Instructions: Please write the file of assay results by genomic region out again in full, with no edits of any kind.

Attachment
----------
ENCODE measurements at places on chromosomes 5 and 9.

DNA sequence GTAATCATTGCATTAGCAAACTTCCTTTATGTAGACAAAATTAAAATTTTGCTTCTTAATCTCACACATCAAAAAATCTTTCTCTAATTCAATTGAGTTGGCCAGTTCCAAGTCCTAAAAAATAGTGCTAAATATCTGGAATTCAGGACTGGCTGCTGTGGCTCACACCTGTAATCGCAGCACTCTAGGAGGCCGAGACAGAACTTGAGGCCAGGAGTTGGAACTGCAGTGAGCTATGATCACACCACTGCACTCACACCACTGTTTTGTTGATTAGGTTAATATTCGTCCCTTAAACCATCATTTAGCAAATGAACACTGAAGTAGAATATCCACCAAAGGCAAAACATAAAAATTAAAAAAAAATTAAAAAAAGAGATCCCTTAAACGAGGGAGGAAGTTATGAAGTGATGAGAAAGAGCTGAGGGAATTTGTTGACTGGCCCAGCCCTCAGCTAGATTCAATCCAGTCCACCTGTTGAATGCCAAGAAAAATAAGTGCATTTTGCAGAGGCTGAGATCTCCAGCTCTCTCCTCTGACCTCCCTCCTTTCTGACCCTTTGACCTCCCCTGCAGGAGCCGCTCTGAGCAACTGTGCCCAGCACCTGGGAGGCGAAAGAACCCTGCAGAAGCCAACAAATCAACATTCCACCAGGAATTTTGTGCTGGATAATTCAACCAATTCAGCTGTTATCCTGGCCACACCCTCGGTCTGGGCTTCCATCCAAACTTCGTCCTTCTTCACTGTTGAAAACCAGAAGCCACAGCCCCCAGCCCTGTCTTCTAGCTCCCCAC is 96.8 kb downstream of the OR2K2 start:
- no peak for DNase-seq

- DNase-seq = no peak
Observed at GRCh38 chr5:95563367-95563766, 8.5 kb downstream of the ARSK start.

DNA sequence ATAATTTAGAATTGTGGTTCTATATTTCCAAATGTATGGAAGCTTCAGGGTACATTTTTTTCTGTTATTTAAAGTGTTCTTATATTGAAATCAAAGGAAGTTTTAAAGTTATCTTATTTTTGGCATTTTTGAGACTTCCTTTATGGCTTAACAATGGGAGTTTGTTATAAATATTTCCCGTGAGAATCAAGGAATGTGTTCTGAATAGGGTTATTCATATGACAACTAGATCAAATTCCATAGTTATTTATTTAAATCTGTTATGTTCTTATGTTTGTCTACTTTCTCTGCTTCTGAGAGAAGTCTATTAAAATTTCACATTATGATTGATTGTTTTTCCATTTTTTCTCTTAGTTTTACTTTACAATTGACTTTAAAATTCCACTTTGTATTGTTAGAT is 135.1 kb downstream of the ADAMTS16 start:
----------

ENCODE measurements at places on chromosomes 5 and 9.

DNA sequence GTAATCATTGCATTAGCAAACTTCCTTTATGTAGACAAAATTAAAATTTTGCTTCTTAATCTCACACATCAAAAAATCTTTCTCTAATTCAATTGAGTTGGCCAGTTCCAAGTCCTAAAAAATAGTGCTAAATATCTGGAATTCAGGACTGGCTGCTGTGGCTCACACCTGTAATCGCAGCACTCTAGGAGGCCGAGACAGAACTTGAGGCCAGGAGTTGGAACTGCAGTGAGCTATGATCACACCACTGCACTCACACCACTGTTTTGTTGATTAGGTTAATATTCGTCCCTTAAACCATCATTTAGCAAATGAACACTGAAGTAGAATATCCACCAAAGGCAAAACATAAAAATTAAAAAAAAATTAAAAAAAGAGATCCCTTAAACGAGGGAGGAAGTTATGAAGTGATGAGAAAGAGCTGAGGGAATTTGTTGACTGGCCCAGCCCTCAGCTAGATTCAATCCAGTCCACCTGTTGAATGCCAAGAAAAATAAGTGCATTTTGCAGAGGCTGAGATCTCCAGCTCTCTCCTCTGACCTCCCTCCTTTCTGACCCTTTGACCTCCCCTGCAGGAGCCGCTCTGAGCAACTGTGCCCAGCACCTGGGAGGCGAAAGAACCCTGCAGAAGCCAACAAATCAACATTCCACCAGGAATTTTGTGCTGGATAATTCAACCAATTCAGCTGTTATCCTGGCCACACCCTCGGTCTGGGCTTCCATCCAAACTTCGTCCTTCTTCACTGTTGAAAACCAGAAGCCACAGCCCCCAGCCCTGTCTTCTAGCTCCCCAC is 96.8 kb downstream of the OR2K2 start:
- no peak for DNase-seq

- DNase-seq = no peak
Observed at GRCh38 chr5:95563367-95563766, 8.5 kb downstream of the ARSK start.

DNA sequence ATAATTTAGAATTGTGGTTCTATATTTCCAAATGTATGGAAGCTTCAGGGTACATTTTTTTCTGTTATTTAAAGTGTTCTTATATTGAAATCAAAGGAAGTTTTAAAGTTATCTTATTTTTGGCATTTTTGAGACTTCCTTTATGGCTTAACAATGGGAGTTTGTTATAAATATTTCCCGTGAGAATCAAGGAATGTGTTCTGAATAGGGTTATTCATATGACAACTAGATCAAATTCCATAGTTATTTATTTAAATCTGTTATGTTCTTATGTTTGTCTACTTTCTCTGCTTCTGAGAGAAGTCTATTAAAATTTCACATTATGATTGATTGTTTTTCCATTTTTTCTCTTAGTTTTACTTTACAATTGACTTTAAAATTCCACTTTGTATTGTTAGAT is 135.1 kb downstream of the ADAMTS16 start: